Routinely Change The Loads To Match Your Sets and Reps
Your body is going to progressively get stronger when a proper workout program is being used. With this comes the need to increase the load being lifted to match your sets and reps. Take the example workout provided earlier. If you stick to using the same weight, the sets and reps are basically useless for gains.
At that point it becomes more for body maintenance. If this is what you seek, then by all means keep to it.
Progressive overload is great for this because you are literally progressively adding more weight to your workout every training day. The weight being lifted may only be an extra 2.5 pounds and it will still be great for results. Without doing this, and making changes to your volume and frequency, your training program may begin to suffer.
Research has also shown that established training programs without many changes could cause a training plateau. Of course, this is when you do not experience any further results from your workouts. You may possibly even lose some of your gains instead. Don’t let that happen!
How Do I Choose Set And Rep Counts For Bodyweight Training?
Bodyweight training is a bit different.
The resistance is coming solely from what your body weight and nothing more. This could cause some concern for those who are used to training at the gym often, and your reps within a set may have a higher number than usual. This actually reverses the process slightly.
You determine the amount of reps first and then go about figuring out however, many sets to go along with them.
For example, a bench press workout would have you do 5 sets and 8 reps. But, a bodyweight push-up program is going to have you do 3 sets of 50 reps. Basically, what happens is you execute a high number of reps to create enough resistance that causes the push-ups to match the training received through weight training.
However, you can add resistance by doing negatives. This is when you slow down the exercise and make the strain more intense. For this type of training, you have to lower the number of reps from what was previously discussed. Those 50 reps for push-ups should be dropped to only 10, or even lower. It all depends on your strength and muscle endurance. You can always mix up the two different approaches to create an effective bodyweight workout program. Find what works!
Experience Is A Big Factor When Creating A Program
Choosing the right amount of sets and reps sometimes depends on your experience level. Athletes with experience will be using up to 5 sets for their exercises and usually not more than this. The reps will be a max of 10, depending on the load being given. This is what fits in the best with this type of athlete experience level, unless they’re doing a cutting cycle that is cardio and strength based.
The average fitness enthusiasts will do light to moderate exercises. Heavy training may not be used as much, because the experience required to be lifting heavier loads has not yet reached. Plus a spotter is not always present, so most of the medium level athletes are going to push themselves the hardest with moderate loads. That means reps are in the 8 to 10 range. The newer trainees will not be doing high sets and reps without proper instructions from a trainer.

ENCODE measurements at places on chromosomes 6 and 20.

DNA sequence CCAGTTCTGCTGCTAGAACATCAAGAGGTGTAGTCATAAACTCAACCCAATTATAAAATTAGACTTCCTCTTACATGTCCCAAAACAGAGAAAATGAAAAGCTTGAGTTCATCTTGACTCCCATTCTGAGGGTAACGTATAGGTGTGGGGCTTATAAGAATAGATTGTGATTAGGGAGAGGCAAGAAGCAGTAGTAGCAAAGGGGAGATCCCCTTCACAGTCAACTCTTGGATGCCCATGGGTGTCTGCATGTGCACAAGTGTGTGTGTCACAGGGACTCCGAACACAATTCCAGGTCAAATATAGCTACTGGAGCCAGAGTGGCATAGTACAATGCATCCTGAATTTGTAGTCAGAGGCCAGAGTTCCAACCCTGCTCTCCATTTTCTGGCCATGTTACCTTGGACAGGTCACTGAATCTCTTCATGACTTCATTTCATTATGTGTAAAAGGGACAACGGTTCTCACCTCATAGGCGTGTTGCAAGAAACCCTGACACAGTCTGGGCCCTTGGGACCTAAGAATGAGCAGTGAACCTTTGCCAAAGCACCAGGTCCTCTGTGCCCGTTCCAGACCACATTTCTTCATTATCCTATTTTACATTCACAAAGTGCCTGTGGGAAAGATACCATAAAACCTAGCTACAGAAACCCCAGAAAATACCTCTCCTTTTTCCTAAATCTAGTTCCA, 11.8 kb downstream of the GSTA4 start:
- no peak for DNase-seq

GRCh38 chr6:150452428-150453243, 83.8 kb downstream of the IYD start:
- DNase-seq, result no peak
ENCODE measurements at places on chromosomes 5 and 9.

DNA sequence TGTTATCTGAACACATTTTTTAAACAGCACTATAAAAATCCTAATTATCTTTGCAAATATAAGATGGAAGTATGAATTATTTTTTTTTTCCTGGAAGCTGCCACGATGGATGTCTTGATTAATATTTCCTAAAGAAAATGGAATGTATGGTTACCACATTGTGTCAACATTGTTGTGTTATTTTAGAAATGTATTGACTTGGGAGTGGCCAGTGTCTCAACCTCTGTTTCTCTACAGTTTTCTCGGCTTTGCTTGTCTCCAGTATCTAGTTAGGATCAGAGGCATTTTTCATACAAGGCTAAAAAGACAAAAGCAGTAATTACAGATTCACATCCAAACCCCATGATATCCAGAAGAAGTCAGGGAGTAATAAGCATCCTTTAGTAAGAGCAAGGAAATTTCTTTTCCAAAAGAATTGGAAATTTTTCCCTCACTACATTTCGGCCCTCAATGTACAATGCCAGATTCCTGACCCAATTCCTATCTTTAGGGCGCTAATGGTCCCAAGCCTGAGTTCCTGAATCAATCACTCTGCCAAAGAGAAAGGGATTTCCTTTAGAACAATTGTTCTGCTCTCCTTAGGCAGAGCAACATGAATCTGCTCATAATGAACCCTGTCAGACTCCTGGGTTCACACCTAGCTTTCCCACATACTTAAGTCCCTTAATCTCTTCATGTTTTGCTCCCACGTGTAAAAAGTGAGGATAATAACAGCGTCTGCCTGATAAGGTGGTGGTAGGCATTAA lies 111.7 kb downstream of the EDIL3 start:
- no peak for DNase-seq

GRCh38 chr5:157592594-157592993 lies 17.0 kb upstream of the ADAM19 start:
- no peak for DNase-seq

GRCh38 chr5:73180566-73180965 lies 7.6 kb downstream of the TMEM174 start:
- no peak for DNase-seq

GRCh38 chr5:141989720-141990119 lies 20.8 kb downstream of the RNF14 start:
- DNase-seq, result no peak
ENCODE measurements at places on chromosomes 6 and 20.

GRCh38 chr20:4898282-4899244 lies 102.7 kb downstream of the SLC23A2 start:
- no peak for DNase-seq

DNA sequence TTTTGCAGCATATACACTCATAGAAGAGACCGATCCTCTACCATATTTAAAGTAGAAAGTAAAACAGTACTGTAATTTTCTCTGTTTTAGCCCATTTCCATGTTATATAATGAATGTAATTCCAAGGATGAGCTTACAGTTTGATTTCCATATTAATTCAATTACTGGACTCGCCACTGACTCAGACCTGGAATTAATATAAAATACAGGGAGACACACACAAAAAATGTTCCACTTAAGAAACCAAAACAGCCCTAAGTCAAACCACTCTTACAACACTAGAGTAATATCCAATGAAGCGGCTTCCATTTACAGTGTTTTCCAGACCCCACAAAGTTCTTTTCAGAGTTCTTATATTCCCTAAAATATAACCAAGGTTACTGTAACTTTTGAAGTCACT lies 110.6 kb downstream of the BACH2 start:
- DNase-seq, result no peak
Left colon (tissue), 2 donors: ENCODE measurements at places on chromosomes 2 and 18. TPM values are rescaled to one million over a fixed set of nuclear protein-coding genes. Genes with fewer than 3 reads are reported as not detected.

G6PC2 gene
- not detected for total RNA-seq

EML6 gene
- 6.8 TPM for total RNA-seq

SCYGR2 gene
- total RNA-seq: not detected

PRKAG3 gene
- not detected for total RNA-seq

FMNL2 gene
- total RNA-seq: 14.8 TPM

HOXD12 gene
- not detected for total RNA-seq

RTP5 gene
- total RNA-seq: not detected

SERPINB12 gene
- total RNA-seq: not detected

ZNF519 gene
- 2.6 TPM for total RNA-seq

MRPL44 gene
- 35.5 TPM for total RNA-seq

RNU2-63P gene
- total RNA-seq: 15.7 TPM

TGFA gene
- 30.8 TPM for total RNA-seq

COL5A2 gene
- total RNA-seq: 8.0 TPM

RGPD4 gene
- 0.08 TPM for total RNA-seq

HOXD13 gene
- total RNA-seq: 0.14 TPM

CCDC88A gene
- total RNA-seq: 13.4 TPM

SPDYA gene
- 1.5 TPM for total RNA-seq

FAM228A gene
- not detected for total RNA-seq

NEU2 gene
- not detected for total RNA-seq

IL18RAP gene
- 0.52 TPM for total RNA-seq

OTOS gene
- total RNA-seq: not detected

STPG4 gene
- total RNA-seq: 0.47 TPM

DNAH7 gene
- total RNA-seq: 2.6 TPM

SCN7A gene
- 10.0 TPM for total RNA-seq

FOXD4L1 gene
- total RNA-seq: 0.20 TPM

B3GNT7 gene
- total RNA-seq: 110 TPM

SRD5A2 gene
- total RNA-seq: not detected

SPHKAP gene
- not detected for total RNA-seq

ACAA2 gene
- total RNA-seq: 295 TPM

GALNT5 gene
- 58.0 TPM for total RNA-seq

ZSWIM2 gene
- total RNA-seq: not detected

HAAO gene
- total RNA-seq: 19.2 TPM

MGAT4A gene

People who are new to training will usually not go above 3 sets to make sure they don’t strain their muscles. Muscles that are not used to the new tension and resistance movements should not be doing higher reps. And, that’s even if the number of sets are low. Reps should range from 8 to 10, but with loads slightly below moderate levels.
Making The Safe Choice During Recovery
Injuries happen and recovery is required to get your body back to the way it normally was. During recovery, strength training is usually advised by physicians and physical therapists as it helps increase the recovery rate and strengthens your muscles and bones.
Recovery rate increases because when you increase the blood flow to an area, nutrients are brought with it to help repair the damaged cells.
Set and rep counts are at lower numbers for recovery. You want enough exercises to help with the healing process. These are not to focus on any muscle gains. Worry about that stuff once you have recovered.
Lower set and rep counts means you should do around 2 or 3 sets, and about 5 to 8 reps unless told differently by a certified official. This, along with low impact cardio, is your safest bet to keeping your injury in check without causing more damage.
Age could also be a factor that you should consider. Flexibility, bone density, and muscle strength tend to start to drop drastically around the age of 40. Cardio and strength training are the primary concerns for this, just like recovery. Sure, there are men and women lifting pretty heavy loads around this age group. But, that is because they have been training for quite some time. Men and women not experienced should do 2 or 3 sets with 8 to 10 reps using light to moderate weight settings.
You can create an effective workout. The info provided should give you a good insight into how to choose the right amount of sets and reps. This has a lot to do with your physical capabilities, loaded resistance, age and even what your training program is intended for. Once you figure out these details you shouldn’t have any trouble to make the type of program you want.
By Brian Pankau, CPT